“Our Crittercam systems not only record video but they also record a whole suite of other environmental data, like temperature, pressure, accelerometry, magnetometry, and light levels, to help contextualise the video and audio information that we’re gathering,” explains Greg. “And that context is very important: you know how deep the animal is swimming when it’s exhibiting a particular behaviour, for example.
“I’m always amazed at the things that we learn; it’s hard to do a deployment on an animal that we don’t know and not learn something new, because for the most part we’re seeing things that we’ve not been able to see before. So many deployments offer a novel insight.
“We were working with sperm whales in the Azores a few years ago,” he goes on to say. “At the time we hadn’t quite figured out the best way to do deployments so we would kayak up to the whales or they would come up and investigate us, and I would hand-deploy the Crittercam system on the sperm whale’s back. Well, it may take a day or two to successfully do this, because they’re big whales, it’s a big ocean, and they’re not always curious enough to come right up to you. There was one particular day when we finally got a deployment and the whale swam down and disappeared from sight, but 14–15 seconds later the Crittercam system was bobbing on the surface!
“There’s the discouraging moment, but…fortunately I watched that video that evening and those are some of the most fascinating few seconds that we’ve ever recorded,” he says. “The footage suggested some kind of – and we haven’t been able to confirm this yet but that’s why we continue this work; that’s why it’s so exciting – cooperative grooming in whales. We know it happens with the great apes but we don’t know that it happens with whales. It’s all these little things that we discover that make it so exciting all the time and although I’ve been doing this for years it’s still very, very exciting. I think we really have just scratched the surface of everything that we’re going to learn from this capability.”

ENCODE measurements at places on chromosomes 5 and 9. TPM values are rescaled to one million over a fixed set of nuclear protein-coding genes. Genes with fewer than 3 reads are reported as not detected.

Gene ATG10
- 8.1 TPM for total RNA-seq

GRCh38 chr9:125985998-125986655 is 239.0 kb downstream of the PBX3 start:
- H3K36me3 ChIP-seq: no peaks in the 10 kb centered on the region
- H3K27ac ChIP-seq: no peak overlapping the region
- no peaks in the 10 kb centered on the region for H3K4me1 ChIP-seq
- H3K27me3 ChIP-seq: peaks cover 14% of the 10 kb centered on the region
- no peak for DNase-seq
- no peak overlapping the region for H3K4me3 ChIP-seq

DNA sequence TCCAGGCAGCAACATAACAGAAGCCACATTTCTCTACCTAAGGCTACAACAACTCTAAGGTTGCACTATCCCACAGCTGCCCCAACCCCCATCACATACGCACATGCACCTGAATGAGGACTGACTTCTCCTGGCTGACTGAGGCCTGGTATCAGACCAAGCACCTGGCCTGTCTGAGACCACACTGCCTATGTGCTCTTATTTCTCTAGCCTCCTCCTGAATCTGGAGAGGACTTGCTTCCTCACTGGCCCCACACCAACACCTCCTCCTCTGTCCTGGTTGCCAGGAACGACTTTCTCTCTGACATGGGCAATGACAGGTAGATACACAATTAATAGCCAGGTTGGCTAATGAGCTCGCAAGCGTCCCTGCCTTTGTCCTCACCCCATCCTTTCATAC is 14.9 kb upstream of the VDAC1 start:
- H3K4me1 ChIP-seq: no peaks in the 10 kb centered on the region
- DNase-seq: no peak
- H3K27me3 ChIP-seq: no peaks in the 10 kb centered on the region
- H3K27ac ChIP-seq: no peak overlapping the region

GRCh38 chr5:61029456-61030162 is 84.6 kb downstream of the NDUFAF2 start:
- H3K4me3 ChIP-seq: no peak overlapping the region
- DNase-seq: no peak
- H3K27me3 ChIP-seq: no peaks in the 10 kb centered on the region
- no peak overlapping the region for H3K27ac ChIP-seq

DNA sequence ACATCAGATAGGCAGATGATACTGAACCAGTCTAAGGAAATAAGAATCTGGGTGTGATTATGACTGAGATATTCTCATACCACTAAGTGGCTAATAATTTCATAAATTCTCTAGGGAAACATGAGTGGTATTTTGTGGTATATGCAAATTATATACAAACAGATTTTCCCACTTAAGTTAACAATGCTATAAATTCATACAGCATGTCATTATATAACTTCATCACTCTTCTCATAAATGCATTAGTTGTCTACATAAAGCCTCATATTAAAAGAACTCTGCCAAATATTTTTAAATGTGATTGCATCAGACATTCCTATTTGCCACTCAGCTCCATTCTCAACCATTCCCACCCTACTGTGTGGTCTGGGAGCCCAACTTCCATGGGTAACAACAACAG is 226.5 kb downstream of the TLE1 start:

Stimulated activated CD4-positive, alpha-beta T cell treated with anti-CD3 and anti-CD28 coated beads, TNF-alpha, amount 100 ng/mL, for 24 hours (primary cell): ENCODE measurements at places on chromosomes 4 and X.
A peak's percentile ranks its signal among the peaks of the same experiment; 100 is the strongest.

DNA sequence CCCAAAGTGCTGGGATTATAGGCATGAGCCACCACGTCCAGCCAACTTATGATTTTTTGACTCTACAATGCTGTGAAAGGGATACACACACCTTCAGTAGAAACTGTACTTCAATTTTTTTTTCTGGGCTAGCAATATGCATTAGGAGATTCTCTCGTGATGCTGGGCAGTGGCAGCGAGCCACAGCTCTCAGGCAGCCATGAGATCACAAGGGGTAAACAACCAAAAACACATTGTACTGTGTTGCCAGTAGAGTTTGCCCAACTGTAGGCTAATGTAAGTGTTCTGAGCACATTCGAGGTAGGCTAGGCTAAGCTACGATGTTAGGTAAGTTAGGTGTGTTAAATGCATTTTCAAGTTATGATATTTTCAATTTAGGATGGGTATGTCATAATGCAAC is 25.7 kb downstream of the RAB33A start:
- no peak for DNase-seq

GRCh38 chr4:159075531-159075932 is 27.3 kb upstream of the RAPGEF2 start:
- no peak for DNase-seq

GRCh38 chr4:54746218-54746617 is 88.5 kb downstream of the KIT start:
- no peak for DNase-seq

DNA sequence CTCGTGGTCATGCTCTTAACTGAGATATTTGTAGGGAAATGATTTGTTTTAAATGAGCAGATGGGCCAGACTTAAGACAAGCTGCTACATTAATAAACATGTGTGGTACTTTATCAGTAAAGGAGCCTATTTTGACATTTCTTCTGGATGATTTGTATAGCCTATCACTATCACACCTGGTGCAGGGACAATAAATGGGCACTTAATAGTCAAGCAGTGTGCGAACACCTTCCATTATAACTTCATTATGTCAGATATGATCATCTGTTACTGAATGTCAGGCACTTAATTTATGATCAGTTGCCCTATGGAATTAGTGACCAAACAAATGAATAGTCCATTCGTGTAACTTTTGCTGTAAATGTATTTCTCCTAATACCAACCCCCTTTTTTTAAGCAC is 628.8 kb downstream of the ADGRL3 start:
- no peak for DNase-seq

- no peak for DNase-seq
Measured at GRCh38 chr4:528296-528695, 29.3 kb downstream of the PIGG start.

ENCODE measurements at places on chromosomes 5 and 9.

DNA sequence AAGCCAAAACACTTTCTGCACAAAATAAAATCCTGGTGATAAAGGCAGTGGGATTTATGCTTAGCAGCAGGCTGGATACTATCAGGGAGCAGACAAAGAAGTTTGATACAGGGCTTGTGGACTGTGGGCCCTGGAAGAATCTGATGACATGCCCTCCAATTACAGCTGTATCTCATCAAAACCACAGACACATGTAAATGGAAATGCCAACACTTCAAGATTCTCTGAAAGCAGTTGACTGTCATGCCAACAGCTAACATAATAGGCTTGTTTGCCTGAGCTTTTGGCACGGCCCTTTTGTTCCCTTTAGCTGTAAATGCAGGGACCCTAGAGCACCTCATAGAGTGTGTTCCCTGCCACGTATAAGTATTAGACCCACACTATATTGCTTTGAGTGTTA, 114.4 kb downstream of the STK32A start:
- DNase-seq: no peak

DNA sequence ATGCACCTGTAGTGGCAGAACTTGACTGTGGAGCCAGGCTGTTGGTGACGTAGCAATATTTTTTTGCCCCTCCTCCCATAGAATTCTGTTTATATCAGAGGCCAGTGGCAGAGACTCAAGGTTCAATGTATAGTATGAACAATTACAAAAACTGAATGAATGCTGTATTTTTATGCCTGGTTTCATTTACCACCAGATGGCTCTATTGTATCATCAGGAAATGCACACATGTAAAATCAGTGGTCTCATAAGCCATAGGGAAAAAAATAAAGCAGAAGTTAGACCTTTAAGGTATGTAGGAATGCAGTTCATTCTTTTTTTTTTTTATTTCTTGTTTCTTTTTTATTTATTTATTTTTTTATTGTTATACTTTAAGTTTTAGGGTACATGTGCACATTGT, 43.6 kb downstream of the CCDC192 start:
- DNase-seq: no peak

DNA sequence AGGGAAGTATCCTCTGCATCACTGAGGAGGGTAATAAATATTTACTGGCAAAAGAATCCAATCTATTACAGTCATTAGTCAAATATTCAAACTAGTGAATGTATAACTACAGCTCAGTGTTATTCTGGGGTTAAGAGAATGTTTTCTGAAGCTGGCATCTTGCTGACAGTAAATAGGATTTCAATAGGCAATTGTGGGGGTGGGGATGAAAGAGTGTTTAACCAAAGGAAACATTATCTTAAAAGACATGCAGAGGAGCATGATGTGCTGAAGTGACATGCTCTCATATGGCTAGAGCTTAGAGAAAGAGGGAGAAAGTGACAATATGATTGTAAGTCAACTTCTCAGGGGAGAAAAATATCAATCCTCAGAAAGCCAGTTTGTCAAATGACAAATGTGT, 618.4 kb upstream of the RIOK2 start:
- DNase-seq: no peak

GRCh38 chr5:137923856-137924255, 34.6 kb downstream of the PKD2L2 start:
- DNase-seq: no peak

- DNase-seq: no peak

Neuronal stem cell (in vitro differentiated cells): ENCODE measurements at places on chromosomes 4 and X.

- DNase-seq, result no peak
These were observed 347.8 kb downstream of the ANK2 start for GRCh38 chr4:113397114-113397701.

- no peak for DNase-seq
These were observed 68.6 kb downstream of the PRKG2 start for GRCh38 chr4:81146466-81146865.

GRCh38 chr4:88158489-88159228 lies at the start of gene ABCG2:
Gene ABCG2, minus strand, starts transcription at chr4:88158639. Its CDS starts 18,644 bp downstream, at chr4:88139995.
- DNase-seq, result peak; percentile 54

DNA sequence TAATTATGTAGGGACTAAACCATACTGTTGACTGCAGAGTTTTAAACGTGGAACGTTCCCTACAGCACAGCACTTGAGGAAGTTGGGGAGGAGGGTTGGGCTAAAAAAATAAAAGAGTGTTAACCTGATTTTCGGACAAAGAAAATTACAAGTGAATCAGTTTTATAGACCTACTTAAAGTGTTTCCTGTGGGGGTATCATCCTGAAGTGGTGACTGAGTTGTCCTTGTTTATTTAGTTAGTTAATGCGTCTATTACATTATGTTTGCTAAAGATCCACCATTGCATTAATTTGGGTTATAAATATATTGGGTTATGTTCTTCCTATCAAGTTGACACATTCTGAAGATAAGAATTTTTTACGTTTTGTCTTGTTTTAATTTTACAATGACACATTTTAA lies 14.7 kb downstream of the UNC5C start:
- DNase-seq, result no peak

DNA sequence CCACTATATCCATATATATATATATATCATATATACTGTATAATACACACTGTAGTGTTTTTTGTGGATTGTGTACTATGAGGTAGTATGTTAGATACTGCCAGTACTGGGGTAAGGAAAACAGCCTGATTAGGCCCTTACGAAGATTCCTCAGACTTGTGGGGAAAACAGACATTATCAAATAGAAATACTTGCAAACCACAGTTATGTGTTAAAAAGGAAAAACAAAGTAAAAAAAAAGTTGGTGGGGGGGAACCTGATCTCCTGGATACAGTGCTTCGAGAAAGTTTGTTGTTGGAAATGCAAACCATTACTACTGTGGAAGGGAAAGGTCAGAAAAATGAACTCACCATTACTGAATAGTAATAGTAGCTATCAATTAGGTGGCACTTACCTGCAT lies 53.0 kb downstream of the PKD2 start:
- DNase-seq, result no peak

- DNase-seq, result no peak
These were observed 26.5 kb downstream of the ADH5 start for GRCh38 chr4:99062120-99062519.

Whale shark, Ningaloo, Australia
Lion cubs and mother, Kenya
Leopard seal at sunset, Antarctica
See footage at http://animals.nationalgeographic.com/animals/crittercam/
Greg Marshall and his team are currently working with sperm whales in the Azores again; with alligators in Florida; and are expecting to start a project with Beluga whales in the Arctic. They are also working with whale sharks in Australia; jaguars in Brazil; and hoping to study caribou and coyotes in Newfoundland. “There are lots of great projects going on, and lots of things we don’t know and we can now start to understand,” says Greg.
Facts & figures
The total number of animals to have had Crittercam on them is approximately 60–65. “Not all of those have been long-term research projects,” says Greg. “In almost every case we work with captive animals, or domesticated animals first, to see if the technology we’ve developed is appropriate to those animals and would be appropriate to deploy on a wild animal.” Of the 65 or so pilot projects, 40–45 turned into long-term research projects.
“In the beginning of almost any project we keep the deployments fairly short – a matter of hours or a couple of days,” explains Greg. “Generally speaking, our deployments will last two weeks or so. But in some cases we’ve worked with animals and done two- or three-month deployments, but those are rare.”
The largest animal to have Crittercam is the blue whale, and the smallest – in terms of actual research projects – is the emperor penguin.
Crittercam attachment methods include suction cup, harness, fin clamp, and safe adhesive.